New York, 2000...
...Without knowing how or why, Brian, a student on the verge of graduating from college, is attacked by Mafia gangsters.
During his desperate getaway, in the company of a mysterious striptease dancer, he ends up meeting a wide range of unusual characters. But which ones are trying to help him and which ones are planning to blow his head off?
You will have to be very ingenious to figure it out, without forgetting that nobody is who they seem in this explosive mixture of murder, money, ambition, santeria rituals and deception...a whole lot of deception.
© 2003 Pendulo Studios and Focus Home Interactive. Published by Focus Home Interactive. All rights reserved.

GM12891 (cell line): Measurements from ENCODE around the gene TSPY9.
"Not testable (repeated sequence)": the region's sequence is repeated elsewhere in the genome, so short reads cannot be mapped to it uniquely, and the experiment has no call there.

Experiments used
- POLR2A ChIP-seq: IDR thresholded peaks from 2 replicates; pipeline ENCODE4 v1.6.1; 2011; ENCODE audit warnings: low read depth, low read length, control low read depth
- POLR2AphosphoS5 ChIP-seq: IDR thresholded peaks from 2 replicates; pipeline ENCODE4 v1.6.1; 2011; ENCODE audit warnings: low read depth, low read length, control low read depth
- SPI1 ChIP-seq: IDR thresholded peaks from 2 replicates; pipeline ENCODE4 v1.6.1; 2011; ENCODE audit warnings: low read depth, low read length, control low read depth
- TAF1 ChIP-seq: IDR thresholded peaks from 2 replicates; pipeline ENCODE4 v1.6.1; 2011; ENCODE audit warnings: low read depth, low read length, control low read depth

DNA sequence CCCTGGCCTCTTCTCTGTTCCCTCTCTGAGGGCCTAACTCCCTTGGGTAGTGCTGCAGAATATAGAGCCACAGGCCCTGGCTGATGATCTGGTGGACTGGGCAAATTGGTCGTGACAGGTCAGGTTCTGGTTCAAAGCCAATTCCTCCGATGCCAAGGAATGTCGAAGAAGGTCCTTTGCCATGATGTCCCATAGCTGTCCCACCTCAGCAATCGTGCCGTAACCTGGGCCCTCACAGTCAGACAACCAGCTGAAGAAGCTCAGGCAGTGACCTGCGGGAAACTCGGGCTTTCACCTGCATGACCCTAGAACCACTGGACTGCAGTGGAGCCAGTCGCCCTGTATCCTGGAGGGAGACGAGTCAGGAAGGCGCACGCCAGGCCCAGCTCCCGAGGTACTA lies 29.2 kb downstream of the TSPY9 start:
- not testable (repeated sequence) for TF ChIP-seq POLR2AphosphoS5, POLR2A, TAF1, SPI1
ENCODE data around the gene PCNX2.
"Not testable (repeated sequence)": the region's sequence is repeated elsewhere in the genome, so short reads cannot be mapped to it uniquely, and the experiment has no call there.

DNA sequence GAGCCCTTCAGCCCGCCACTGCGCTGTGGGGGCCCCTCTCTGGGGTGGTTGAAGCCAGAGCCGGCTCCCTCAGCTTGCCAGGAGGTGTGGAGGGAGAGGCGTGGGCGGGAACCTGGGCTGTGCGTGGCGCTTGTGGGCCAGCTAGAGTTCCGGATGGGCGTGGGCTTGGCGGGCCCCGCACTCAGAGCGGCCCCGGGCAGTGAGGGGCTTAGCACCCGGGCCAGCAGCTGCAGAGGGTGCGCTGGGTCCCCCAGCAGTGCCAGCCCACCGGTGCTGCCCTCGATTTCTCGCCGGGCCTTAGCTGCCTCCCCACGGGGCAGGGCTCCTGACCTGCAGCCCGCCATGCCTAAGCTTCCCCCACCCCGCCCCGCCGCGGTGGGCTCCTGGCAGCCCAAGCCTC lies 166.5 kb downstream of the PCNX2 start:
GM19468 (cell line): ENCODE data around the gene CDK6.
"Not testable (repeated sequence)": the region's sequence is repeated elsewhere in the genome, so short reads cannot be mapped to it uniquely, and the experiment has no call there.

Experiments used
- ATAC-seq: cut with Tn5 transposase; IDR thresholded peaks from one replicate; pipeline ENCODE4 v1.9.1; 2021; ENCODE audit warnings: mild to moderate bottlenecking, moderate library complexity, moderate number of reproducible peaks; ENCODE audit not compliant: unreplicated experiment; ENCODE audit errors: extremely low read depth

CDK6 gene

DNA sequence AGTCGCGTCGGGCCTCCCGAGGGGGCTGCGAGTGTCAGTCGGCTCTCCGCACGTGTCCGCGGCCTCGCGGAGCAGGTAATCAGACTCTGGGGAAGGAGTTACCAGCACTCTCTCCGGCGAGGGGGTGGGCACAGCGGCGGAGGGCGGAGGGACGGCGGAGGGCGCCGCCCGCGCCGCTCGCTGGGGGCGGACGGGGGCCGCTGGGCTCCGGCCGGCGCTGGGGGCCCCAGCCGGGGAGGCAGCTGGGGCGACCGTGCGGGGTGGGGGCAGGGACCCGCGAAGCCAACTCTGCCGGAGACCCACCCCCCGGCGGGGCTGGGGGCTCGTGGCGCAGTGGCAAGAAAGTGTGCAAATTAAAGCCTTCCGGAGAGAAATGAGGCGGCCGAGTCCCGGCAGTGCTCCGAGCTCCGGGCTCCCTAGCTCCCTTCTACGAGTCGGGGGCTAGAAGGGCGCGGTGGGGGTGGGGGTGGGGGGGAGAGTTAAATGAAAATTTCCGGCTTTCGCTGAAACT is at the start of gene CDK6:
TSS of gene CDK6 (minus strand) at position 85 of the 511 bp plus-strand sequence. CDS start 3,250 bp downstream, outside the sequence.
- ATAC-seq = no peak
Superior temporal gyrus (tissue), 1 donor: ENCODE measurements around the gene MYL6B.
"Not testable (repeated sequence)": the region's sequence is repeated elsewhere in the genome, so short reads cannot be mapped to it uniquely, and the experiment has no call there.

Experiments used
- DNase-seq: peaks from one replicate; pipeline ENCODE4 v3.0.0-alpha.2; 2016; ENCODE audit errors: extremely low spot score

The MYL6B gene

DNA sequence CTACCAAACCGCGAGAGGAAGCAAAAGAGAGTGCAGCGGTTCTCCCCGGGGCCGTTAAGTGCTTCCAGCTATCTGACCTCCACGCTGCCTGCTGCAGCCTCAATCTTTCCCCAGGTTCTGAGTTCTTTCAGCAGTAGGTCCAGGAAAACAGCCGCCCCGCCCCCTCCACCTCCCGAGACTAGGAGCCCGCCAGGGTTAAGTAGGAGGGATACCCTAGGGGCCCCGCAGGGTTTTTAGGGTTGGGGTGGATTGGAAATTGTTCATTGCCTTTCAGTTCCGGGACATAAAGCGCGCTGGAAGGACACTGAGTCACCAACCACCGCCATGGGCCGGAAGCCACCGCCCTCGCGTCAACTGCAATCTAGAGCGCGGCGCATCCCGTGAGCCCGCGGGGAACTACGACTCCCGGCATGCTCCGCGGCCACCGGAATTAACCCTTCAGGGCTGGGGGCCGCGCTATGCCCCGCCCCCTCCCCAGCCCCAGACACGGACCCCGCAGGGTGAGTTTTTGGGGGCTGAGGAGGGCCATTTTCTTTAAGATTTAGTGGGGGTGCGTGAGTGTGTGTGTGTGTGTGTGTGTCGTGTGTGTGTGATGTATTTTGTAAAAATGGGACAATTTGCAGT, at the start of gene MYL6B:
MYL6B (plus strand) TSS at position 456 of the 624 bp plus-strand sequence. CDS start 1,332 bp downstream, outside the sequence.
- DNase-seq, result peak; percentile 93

For adventure game fans, this is a polarizing title. Some say Runaway is one of the best point and click franchises to come out in recent years, others say it doesn't quite live up to the genre-defining classics or even just good games, such as the popular Syberia and Longest Journey / Dreamfall sagas. While this is definitely no Monkey Island, I feel the latter position is often a bit too harsh on the Runaway games. The guys at Pendulo Studios know how to develop and adventure game and this shows especially in the Runaway trilogy. The plot may be nothing to write home about, but the premise is catchy enough to make you want to play until the end. You play as the shy Brian Basco, who meets a femme fatale on the run and subsequently finds himself chased by the mob. It might sound very serious and noir-ish, but the tone of the narration is very light-hearted, which in my opinion works very well in this game. I'd say difficulty is above average in the Runaway franchise, and especially so in A Road Adventure. Luckily this almost never means the game becomes frustrating, but it does make it lengthy, as it takes at least 2 or 3 hours to complete each of the larger chapters. Don't worry though, 99% of the solutions to the puzzles are logical and can be figured out without a walkthrough if you think hard enough. The environments are lovingly crafted and boast a surprising amount of detail, and the cartoonish 2D art fits the humorous atmosphere perfectly. Overall, I'd say this is a treat for every old school adventurer out there. The quality of the writing isn't LucasArts high, but Runaway: A Road Adventure has got everything you need to scratch that point and click itch, and then some. And if you enjoy it, you'll find two sequels waiting for you!
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